Midsize SUVs are sort of the navel of the automotive world: Just about every mass-market company has one. In fact, some have two.

That’s probably because midsize models were long the biggest selling segment in the SUV market. This class includes a good number of two-row, 5-passenger models, as well as three-row models that seat 7 or 8 passengers. All, except one, are “crossovers”: high-riding wagons offering all-wheel drive but built on passenger-car platforms.

As of now, only the Toyota 4Runner is of the truck-type body on-frame design. Body-on-frame SUVs tend to have higher towing limits, and are sometimes aimed more at off-road driving.

All models in this class offer all-wheel drive or 4-wheel drive, the latter sometimes available in part- and full-time versions. With all-wheel drive, it’s always engaged and the vehicle decides whether power should go to all four wheels. With 4-wheel drive, the driver can choose between 2-wheel drive or 4-wheel drive. Some Toyota 4Runner models offer a part-time 4-wheel-drive system, which is intended for severe off-road work and cannot be left engaged on dry pavement for fear of driveline wear. That’s not a concern with full-time 4-wheel drive.


The midsize crossover/SUV class gains three new entrants and two redesigned models for 2020. The Hyundai Palisade is an all-new three-row SUV that slots in above the Santa Fe and replaces the outgoing Santa Fe XL in Hyundai’s lineup. The Palisade shares basic chassis and its 291-hp 3.8-liter V6 with the new-for-2020 Kia Telluride, but the two vehicles have completely different styling inside and out, as well as some unique available features. Volkswagen is set to add a new two-row, 5-passenger version of its three-row Atlas SUV, which debuted as a 2018 model. The Volkswagen Atlas Cross Sport will share the Atlas’s 4-cylinder and V6 powertrains, but it will be 5.7 inches shorter in overall length and feature a sporty-looking sloped rear roofline.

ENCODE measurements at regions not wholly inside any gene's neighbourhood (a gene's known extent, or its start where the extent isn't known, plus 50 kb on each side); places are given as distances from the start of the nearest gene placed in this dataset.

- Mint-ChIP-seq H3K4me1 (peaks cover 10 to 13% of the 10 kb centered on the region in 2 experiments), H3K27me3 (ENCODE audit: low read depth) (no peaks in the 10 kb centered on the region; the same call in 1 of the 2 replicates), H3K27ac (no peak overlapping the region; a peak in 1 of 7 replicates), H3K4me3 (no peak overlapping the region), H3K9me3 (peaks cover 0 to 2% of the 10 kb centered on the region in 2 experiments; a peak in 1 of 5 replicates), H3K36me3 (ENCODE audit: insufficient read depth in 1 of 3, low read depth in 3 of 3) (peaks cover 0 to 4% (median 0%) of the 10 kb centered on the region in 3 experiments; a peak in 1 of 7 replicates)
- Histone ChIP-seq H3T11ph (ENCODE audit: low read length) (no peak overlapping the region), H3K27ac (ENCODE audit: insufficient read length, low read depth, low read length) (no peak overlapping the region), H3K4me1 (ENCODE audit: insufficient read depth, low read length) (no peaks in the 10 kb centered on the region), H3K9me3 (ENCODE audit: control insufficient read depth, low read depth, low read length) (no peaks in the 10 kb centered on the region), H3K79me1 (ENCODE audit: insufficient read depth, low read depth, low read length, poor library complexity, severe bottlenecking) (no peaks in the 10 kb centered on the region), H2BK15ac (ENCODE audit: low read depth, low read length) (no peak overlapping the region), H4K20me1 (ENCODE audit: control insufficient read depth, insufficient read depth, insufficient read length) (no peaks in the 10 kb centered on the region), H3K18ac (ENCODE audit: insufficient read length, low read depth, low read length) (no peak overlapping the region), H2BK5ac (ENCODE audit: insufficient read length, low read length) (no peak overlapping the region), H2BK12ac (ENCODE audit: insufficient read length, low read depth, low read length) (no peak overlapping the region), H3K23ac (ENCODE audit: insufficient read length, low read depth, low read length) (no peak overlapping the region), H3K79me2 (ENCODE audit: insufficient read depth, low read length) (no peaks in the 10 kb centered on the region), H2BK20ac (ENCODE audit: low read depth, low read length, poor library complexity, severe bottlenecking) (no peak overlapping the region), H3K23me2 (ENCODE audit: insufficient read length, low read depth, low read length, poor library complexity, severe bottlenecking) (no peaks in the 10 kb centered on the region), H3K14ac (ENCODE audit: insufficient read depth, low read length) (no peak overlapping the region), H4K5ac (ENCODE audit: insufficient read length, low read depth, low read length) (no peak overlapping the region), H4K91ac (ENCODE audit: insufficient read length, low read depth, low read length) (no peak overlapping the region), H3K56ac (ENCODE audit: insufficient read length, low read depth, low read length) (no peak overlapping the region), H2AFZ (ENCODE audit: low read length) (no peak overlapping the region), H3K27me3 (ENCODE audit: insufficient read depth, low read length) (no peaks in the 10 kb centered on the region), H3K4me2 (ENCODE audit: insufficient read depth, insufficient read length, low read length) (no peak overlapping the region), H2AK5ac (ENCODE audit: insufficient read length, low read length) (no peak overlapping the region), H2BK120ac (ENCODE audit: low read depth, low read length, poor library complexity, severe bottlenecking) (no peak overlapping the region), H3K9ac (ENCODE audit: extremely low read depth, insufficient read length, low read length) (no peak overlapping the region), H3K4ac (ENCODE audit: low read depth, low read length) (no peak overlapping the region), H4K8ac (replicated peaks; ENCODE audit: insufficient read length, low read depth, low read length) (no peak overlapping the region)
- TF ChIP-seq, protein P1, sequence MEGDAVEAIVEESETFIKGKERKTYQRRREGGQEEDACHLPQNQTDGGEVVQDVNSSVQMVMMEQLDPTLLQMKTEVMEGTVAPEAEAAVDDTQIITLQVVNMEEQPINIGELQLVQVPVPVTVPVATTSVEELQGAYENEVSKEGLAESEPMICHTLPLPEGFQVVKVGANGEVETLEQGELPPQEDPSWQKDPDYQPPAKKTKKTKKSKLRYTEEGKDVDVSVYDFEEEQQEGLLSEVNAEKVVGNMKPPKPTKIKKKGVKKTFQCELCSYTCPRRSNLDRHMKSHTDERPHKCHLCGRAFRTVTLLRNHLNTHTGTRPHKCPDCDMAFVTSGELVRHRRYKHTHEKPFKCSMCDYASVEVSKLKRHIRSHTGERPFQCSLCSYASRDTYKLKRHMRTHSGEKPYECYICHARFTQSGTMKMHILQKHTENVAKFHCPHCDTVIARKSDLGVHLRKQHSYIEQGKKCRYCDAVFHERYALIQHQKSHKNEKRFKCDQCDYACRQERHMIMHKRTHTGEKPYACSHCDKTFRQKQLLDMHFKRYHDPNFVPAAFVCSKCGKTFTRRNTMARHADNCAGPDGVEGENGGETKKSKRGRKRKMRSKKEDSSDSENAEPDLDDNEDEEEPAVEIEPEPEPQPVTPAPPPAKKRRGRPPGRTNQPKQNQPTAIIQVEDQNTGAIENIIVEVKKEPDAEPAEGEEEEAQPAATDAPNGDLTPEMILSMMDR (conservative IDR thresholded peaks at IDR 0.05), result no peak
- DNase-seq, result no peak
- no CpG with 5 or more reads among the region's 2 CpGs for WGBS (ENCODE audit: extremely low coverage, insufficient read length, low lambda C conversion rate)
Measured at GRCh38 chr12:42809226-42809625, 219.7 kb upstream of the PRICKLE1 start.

The Ford Explorer is completely redesigned, moving from a frontwheel-drive platform to new rearwheel-drive architecture. The lineup expands to include a high-performance ST model with a 400-hp turbo V6, and a hybrid model with a gas/electric V6 powertrain that produces a total of 318 horsepower. The Toyota Highlander is redesigned on a new platform that is 2.4 inches longer overall, with the additional length at the rear of the vehicle to expand cargo volume. The gasoline V6 and gas/electric hybrid powertrains largely carry over, and newly available features include Android Auto connectivity (in addition to Apple CarPlay) and a 12.3-inch touchscreen display.

After its debut last year, the Chevrolet Blazer gets an available turbocharged 2.0-liter 4-cylinder engine with 230 horsepower. The GMC Acadia gets a refresh that includes a styling facelift, a 9-speed automatic transmission in place of the previous 6-speed, a newly available turbocharged 2.0-liter 4-cylinder engine, and a rugged looking AT4 trim level. The Jeep Grand Cherokee loses its previously available diesel engine. The Toyota 4Runner adds a specially trimmed Venture Edition model that includes a large Yakima-brand roof rack. The Ford Flex is discontinued.


Aside from the aforementioned Toyota 4Runner, the only vehicle that really stands out is the Jeep Grand Cherokee. It’s the sole vehicle in the class to offer a V8 engine, and its high-performance SRT and Trackhawk versions have even more powerful V8 engines. The Ford Explorer and Toyota Highlander are the only hybrids available in the class.